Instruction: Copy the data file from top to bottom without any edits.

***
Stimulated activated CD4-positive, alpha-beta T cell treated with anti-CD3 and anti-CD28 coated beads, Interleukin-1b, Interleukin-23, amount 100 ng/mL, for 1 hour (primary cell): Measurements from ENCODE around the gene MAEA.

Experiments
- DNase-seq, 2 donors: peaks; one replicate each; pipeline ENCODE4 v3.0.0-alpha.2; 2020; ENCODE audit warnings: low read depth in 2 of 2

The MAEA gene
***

Stimulated activated CD4-positive, alpha-beta T cell treated with anti-CD3 and anti-CD28 coated beads, Interleukin-1b, Interleukin-23, amount 100 ng/mL, for 1 hour (primary cell): Measurements from ENCODE around the gene MAEA.

Experiments
- DNase-seq, 2 donors: peaks; one replicate each; pipeline ENCODE4 v3.0.0-alpha.2; 2020; ENCODE audit warnings: low read depth in 2 of 2

The MAEA gene